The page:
Speed up Windows 10 Upgrade Process – Task Sequence Vs. Servicing

Speed up Windows 10 Upgrade Home
Speed up Windows 10 Upgrade Home

IT is focusing on different ways to speed up Windows 10 upgrade process. As we all know installation time is a critical parameter in the Windows 10 feature upgrade process. Hopefully, you will learn an easy way to speed up Windows 10 upgrade process from this post.

NOTE! – Check out the recommendation in the conclusion section of the post. There is a new client settings option for setting the priority of Windows 10 Upgrade process on SCCM 1902 or later. “Specify thread Priority for Feature updates


In this post, we will discuss one of the “some” of the practices to reduce the installation time. By default, the Windows setup process executes in “Below Normal” priority.

Windows setup is kept below priority because the upgrade process should be transparent to users and it should NOT impact the performance of the devices badly. But in some scenarios, you might need to speed up Windows 10 upgrade process.

Windows 10 Feature Upgrade

The Question?

Do you think Windows feature upgrade setup (setup process which you can see in the above screen capture) should execute with “below normal” priority? If so, you should accept that Windows 10 upgrade process with “Below normal” priority will result in a longer upgrade /install time.

In this post, we will learn how to override the default Windows setup process priority.

Note!: Windows setup “High” priority process consumes more system resource like CPU, Memory, etc. I would recommend testing this process in the staging environment before implementing in production.

The Two Ways to Speed Up Windows 10 Upgrade

There are two (2) methods in SCCM for Windows 10 feature upgrade. Let’s discuss how to configure Windows setup priority in each method.

  1. Task sequence
  2. Windows 10 Servicing.

I’m not getting into the detailed comparison between Windows 10 upgrades using Windows 10 Servicing Vs. SCCM Windows 10 Upgrade task sequence.

As per the latest poll conducted in SCCM Professionals Facebook group (15K members), most of the SCCM admins are comfortable with SCCM upgrade Task Sequence (100+ votes for TS but only 20 votes for servicing).

How to Speed up Windows 10 Upgrade Process using Windows servicing?

Setupconfig.ini is a configuration file which can override default Windows 10 installation parameters. Below listed are some of the installation parameters which you can change.

In this post, we will focus only on Windows setup process to override the default priority. We need to use Setupconfig.ini file while using Windows 10 servicing approach.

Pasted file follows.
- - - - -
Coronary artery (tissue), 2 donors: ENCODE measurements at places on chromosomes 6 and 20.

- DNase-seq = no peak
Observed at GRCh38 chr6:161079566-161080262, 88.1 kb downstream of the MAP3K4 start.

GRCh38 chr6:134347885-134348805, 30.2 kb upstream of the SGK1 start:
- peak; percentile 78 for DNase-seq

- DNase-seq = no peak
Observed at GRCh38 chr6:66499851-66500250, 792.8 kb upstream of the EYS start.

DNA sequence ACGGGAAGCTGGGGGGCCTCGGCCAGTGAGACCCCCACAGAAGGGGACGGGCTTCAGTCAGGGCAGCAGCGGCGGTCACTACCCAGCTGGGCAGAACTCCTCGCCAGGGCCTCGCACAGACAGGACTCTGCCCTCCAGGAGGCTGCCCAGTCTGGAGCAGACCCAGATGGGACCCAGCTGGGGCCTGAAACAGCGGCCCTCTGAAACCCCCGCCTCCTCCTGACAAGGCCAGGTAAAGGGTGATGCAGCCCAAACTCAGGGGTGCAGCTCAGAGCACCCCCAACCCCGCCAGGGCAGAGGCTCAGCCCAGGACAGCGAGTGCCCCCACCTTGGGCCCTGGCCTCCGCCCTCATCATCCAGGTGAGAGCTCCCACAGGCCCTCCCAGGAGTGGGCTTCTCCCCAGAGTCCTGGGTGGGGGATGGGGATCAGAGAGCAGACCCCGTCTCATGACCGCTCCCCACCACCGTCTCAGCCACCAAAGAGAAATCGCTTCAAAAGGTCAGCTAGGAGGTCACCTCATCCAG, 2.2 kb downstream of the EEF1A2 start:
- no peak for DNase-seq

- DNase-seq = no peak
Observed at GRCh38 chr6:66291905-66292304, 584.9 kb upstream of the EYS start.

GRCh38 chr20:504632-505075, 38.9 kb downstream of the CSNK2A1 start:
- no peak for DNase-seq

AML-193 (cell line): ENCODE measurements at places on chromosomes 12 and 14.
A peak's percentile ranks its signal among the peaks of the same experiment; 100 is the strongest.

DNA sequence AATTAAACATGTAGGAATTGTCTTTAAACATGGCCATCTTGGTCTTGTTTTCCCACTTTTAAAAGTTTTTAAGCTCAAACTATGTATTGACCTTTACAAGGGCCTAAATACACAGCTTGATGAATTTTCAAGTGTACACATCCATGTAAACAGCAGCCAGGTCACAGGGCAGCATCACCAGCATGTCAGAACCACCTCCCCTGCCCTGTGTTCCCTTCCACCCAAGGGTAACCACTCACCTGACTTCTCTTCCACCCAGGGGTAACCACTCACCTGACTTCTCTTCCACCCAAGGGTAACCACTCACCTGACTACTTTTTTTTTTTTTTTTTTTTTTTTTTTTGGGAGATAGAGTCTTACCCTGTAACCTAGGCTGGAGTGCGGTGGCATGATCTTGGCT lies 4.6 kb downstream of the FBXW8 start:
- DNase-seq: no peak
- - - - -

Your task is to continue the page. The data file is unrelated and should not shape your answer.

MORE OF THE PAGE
What is Setupconfig.ini?

You can check the following sample INI file to understand what is the use of Setupconfig.ini file! The setupconfig.ini is a custom configuration file to customize the Windows setup behavior. This file is handy for SCCM admins to speed up Windows 10 upgrade process.


  • Priority=High
  • NoReboot
  • ShowOobe=None
  • Telemetry=Enable
  • InstallDrivers=<path of folder containing INF and SYS drivers>
  • ReflectDrivers=<path of folder containing INF and SYS files for the encryption drivers>
  • PostOOBE=<path of folder containing script to execute post OOBE>

Location of SetupConfig.ini

By default, the setupconfig.ini doesn’t exist. You need to copy the ini file to the default location before the Windows 10 servicing upgrade using SCCM. This activity of creating ini file will be a one-time activity. For more details, check out the following documentation here.

The following is the location of SetupConfig.ini file. Windows will search for SetupConfig.ini in the below-mentioned default location.


Speed-up Windows 10 Upgrade
Speed-up Windows 10 Upgrade

How the SetupConfig.ini Helps to Speed up Windows 10 Upgrade?

Based on the priority what you configured in the setupconfig.ini, Windows setup process execute. In this post, we will use below setupconfig.ini file to override priority from “Below Normal” to “High”.



sample file:


Check the following Log file setupact.log to confirm the servicing command line option. Servicing: Windows Installation command line after the override.

windows 10 Servicing Installation command line

2019-03-03 14:22:33, Info                  MOUPG  SetupHost::Initialize: CmdLine                = [/PreDownload /Update /Quiet  /progressCLSID 089fdf65-9dc5-4d3a-8754-44a1601d5572 /ReportId {192F3952-8ADF-4CC7-9E2A-3DDE13A0F60A}.201 “/ClientId” “5b3cd6cc-a388-41bc-80c5-b32753e3b3df” “/CorrelationVector” “NbSRDhFnE0aRDy2m.”   /Priority High]

Following is the screen captures of Servicing Before and After Windows Setup Process override.

Servicing Before / After Windows Setup Process override

How to Speed up Windows 10 Upgrade using SCCM Task Sequence?

You can speed up Windows 10 upgrade using SCCM task sequence variable. With SCCM Task sequence, we need to use a variable to change Windows setup process priority.